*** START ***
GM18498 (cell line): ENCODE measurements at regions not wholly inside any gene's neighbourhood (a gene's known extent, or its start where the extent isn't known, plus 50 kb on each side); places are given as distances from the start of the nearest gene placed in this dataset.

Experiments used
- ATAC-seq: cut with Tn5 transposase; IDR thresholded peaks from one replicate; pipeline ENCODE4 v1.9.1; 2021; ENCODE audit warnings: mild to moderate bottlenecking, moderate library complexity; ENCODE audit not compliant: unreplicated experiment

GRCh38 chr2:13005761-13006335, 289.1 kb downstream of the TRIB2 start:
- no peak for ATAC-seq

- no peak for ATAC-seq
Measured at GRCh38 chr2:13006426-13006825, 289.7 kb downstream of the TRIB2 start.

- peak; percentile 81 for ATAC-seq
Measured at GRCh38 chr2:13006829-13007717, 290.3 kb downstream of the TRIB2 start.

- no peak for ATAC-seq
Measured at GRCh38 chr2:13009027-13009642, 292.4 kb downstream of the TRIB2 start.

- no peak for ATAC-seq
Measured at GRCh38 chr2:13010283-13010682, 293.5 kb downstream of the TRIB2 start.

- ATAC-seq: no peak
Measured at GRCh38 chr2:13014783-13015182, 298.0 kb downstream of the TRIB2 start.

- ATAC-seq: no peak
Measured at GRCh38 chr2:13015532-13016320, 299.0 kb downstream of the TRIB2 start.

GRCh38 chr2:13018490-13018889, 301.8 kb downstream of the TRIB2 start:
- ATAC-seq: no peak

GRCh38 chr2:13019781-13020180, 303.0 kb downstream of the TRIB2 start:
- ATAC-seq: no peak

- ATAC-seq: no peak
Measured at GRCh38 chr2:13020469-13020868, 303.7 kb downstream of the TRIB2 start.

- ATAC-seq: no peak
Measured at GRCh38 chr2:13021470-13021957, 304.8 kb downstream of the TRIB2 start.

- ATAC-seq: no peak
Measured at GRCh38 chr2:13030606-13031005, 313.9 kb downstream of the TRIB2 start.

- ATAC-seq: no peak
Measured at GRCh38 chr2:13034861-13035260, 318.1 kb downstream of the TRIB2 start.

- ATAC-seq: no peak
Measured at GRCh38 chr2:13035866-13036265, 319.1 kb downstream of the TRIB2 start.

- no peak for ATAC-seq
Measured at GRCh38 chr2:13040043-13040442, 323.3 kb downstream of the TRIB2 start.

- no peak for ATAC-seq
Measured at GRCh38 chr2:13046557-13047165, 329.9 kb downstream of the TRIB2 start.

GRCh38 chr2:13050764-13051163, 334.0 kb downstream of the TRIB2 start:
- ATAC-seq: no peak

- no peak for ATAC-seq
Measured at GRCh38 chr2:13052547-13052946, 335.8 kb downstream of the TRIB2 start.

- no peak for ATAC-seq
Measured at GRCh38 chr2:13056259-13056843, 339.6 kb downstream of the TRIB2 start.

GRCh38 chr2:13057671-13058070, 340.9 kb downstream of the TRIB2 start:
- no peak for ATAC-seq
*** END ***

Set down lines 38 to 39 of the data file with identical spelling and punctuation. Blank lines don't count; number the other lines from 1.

- no peak for ATAC-seq
Measured at GRCh38 chr2:13052547-13052946, 335.8 kb downstream of the TRIB2 start.